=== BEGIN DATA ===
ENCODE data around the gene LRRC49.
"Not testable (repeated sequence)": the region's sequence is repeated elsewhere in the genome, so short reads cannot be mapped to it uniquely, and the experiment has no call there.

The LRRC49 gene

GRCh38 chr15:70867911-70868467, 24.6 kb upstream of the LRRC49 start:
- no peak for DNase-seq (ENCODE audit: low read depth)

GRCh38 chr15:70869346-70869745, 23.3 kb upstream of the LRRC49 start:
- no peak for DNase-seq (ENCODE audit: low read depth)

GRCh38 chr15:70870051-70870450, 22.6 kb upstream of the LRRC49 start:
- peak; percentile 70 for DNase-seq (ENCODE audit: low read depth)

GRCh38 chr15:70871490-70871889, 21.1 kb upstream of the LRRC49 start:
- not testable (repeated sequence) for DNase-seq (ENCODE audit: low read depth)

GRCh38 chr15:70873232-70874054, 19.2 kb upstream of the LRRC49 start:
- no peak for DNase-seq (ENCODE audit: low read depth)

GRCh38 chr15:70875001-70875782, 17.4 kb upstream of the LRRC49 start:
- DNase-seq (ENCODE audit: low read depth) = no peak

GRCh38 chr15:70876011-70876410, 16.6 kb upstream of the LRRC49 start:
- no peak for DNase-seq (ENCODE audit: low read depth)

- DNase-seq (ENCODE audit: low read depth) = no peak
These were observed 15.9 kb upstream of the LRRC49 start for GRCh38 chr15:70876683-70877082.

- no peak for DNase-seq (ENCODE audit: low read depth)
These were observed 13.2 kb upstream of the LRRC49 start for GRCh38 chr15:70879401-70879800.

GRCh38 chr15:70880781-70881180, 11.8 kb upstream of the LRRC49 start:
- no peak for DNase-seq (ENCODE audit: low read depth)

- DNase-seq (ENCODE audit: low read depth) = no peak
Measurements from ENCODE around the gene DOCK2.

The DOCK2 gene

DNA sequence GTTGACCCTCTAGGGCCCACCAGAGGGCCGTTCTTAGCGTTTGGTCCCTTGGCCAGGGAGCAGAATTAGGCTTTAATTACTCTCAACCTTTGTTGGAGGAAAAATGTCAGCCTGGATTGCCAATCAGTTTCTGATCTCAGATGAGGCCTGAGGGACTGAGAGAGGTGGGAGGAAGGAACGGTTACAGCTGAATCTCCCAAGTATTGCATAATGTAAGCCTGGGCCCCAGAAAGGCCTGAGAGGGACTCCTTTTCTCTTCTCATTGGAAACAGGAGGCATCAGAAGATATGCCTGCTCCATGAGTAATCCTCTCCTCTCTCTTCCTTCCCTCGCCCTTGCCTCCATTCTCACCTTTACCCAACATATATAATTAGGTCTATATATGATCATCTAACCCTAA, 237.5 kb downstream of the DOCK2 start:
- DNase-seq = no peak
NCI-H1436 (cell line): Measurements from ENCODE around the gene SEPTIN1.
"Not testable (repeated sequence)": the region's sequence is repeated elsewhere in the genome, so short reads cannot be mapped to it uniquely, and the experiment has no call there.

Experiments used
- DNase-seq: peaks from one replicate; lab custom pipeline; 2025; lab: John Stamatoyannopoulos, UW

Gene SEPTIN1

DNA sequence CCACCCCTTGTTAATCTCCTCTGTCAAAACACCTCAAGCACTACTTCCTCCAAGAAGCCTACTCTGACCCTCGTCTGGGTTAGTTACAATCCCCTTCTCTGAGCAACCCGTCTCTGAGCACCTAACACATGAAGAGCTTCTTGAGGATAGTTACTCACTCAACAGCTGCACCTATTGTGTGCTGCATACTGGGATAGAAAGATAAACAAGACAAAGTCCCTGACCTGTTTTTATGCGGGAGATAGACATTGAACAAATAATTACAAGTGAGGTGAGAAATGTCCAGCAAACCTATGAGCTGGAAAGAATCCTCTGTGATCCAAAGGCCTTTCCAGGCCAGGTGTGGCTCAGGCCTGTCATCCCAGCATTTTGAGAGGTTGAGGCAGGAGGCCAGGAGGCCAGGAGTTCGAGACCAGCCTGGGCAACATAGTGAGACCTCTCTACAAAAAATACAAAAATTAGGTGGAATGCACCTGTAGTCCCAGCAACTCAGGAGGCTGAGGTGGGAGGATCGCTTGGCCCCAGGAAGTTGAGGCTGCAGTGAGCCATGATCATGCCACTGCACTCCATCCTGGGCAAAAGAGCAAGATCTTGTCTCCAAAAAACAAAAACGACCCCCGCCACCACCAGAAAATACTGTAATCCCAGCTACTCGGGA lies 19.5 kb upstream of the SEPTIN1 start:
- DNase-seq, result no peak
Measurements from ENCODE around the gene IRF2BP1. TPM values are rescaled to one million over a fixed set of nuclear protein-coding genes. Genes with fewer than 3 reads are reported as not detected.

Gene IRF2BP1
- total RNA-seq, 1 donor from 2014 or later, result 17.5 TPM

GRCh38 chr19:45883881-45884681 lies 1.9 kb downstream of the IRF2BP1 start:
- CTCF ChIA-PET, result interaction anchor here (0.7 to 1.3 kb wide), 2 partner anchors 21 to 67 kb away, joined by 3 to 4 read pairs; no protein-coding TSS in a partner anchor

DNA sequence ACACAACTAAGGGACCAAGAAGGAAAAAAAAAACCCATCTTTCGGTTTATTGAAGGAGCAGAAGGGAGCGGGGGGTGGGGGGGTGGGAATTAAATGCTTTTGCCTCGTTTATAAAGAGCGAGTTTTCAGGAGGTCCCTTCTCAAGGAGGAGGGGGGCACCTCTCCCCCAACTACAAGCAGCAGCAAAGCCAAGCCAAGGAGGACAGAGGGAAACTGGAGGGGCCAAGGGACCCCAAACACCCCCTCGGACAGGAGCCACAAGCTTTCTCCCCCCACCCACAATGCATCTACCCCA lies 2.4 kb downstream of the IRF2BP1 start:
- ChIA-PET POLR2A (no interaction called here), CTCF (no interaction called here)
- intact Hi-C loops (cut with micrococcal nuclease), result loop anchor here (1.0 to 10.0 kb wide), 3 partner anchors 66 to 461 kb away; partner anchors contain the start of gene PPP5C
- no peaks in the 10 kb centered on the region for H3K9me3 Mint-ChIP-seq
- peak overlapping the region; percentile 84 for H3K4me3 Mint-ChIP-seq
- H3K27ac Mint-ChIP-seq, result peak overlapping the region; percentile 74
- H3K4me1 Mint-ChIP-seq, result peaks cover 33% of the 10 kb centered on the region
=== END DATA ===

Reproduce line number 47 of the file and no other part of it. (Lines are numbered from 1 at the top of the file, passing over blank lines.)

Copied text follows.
- H3K4me1 Mint-ChIP-seq, result peaks cover 33% of the 10 kb centered on the region